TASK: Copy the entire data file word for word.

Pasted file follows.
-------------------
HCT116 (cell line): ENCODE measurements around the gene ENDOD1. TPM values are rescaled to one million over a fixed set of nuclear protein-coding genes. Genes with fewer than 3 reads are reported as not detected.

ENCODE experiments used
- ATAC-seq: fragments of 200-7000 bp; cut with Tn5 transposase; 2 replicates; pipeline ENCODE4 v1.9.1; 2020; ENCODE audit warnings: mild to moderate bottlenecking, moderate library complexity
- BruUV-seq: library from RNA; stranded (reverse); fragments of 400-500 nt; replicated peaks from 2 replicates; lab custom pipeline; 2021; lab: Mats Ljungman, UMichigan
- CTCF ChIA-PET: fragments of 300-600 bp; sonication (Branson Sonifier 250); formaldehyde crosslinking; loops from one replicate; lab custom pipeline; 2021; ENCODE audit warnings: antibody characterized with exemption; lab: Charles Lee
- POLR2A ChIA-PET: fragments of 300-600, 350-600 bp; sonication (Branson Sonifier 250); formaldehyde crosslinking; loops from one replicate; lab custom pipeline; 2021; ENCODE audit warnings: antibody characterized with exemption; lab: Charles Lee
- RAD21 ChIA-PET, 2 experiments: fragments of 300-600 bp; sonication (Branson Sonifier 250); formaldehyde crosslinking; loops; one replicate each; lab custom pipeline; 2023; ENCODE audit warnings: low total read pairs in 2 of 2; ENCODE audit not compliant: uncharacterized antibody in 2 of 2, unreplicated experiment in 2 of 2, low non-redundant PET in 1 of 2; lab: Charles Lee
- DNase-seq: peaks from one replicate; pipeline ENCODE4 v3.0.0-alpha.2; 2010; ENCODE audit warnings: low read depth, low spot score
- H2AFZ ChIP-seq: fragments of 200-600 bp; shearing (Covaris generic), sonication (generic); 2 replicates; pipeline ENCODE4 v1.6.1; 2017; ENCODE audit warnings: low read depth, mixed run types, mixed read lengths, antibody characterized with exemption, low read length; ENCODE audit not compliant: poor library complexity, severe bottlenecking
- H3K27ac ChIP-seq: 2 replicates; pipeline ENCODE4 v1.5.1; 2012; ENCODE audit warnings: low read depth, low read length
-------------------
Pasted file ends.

HCT116 (cell line): ENCODE measurements around the gene ENDOD1. TPM values are rescaled to one million over a fixed set of nuclear protein-coding genes. Genes with fewer than 3 reads are reported as not detected.

ENCODE experiments used
- ATAC-seq: fragments of 200-7000 bp; cut with Tn5 transposase; 2 replicates; pipeline ENCODE4 v1.9.1; 2020; ENCODE audit warnings: mild to moderate bottlenecking, moderate library complexity
- BruUV-seq: library from RNA; stranded (reverse); fragments of 400-500 nt; replicated peaks from 2 replicates; lab custom pipeline; 2021; lab: Mats Ljungman, UMichigan
- CTCF ChIA-PET: fragments of 300-600 bp; sonication (Branson Sonifier 250); formaldehyde crosslinking; loops from one replicate; lab custom pipeline; 2021; ENCODE audit warnings: antibody characterized with exemption; lab: Charles Lee
- POLR2A ChIA-PET: fragments of 300-600, 350-600 bp; sonication (Branson Sonifier 250); formaldehyde crosslinking; loops from one replicate; lab custom pipeline; 2021; ENCODE audit warnings: antibody characterized with exemption; lab: Charles Lee
- RAD21 ChIA-PET, 2 experiments: fragments of 300-600 bp; sonication (Branson Sonifier 250); formaldehyde crosslinking; loops; one replicate each; lab custom pipeline; 2023; ENCODE audit warnings: low total read pairs in 2 of 2; ENCODE audit not compliant: uncharacterized antibody in 2 of 2, unreplicated experiment in 2 of 2, low non-redundant PET in 1 of 2; lab: Charles Lee
- DNase-seq: peaks from one replicate; pipeline ENCODE4 v3.0.0-alpha.2; 2010; ENCODE audit warnings: low read depth, low spot score
- H2AFZ ChIP-seq: fragments of 200-600 bp; shearing (Covaris generic), sonication (generic); 2 replicates; pipeline ENCODE4 v1.6.1; 2017; ENCODE audit warnings: low read depth, mixed run types, mixed read lengths, antibody characterized with exemption, low read length; ENCODE audit not compliant: poor library complexity, severe bottlenecking
- H3K27ac ChIP-seq: 2 replicates; pipeline ENCODE4 v1.5.1; 2012; ENCODE audit warnings: low read depth, low read length